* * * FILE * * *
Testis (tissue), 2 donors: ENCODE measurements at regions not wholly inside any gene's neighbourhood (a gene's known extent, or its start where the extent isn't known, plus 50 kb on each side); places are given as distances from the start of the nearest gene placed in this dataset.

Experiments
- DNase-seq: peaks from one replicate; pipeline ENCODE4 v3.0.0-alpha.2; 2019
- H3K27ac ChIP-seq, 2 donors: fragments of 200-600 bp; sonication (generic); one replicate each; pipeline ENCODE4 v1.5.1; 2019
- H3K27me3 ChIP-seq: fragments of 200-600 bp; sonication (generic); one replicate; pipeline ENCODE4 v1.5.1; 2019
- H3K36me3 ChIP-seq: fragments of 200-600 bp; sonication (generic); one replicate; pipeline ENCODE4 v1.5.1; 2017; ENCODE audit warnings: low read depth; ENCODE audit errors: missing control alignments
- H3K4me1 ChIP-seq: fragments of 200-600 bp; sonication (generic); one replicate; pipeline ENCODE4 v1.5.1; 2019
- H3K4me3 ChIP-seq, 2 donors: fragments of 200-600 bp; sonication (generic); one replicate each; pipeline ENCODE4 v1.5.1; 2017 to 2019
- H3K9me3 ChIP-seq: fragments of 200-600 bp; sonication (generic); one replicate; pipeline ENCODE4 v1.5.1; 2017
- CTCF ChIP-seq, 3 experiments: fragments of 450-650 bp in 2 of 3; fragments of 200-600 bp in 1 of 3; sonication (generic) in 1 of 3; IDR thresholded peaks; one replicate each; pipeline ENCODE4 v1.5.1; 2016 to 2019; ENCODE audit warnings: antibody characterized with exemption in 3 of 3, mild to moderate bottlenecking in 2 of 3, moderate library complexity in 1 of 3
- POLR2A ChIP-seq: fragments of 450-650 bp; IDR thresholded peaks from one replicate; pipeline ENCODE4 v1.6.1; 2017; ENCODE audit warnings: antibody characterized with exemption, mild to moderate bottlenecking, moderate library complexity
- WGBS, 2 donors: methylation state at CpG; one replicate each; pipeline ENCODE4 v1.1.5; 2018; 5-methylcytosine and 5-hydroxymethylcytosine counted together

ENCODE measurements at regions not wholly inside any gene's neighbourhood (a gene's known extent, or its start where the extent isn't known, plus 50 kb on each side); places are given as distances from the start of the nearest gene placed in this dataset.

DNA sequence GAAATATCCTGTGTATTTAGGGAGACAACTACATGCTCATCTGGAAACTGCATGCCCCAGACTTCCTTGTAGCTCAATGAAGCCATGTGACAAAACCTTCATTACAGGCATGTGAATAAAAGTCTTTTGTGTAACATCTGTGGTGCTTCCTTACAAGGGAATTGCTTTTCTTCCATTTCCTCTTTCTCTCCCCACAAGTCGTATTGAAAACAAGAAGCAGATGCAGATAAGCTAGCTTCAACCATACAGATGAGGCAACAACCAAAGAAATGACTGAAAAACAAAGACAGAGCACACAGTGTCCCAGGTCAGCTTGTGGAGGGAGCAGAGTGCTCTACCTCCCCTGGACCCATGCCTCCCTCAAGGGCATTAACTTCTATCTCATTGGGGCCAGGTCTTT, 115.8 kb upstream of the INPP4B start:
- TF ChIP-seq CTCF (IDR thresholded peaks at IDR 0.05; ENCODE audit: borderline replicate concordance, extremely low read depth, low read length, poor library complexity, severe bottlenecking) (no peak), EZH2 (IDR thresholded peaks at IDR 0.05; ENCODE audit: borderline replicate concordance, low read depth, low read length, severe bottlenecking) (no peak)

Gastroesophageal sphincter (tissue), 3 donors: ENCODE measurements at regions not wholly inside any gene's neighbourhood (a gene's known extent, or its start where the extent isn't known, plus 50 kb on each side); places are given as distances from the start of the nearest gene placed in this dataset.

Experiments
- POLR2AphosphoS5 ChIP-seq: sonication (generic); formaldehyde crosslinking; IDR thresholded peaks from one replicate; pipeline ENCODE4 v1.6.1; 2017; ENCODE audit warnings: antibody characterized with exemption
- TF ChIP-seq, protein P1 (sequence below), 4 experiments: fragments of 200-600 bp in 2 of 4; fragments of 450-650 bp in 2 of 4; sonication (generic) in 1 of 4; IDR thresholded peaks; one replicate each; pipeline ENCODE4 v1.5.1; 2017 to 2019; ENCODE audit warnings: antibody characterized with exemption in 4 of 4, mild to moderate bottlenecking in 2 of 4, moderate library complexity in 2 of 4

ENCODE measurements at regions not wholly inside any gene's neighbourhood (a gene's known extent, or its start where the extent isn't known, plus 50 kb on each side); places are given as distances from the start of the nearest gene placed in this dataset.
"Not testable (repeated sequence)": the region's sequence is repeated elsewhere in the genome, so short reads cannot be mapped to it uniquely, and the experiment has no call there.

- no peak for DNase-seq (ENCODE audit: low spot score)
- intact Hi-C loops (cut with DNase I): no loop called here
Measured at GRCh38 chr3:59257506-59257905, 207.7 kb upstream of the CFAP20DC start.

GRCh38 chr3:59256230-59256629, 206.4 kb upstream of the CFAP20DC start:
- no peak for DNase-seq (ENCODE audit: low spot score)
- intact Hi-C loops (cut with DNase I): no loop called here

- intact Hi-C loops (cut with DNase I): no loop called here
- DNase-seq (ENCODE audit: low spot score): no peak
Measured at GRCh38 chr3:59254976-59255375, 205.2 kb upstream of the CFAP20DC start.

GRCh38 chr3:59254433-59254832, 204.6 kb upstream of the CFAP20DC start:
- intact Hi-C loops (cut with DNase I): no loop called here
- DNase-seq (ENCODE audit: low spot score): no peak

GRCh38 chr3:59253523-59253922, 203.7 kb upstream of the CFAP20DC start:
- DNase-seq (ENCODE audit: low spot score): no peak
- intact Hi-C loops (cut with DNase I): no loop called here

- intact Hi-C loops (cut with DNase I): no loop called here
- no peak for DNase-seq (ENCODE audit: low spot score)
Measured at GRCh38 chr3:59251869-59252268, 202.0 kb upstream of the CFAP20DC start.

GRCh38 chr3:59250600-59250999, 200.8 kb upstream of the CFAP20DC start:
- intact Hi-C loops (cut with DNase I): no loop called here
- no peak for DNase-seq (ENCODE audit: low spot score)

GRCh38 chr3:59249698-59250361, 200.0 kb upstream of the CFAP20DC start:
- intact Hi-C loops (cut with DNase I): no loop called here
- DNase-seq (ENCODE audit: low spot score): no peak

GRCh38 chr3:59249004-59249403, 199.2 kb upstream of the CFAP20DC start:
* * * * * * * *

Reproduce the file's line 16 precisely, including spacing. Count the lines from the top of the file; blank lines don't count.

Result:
Gastroesophageal sphincter (tissue), 3 donors: ENCODE measurements at regions not wholly inside any gene's neighbourhood (a gene's known extent, or its start where the extent isn't known, plus 50 kb on each side); places are given as distances from the start of the nearest gene placed in this dataset.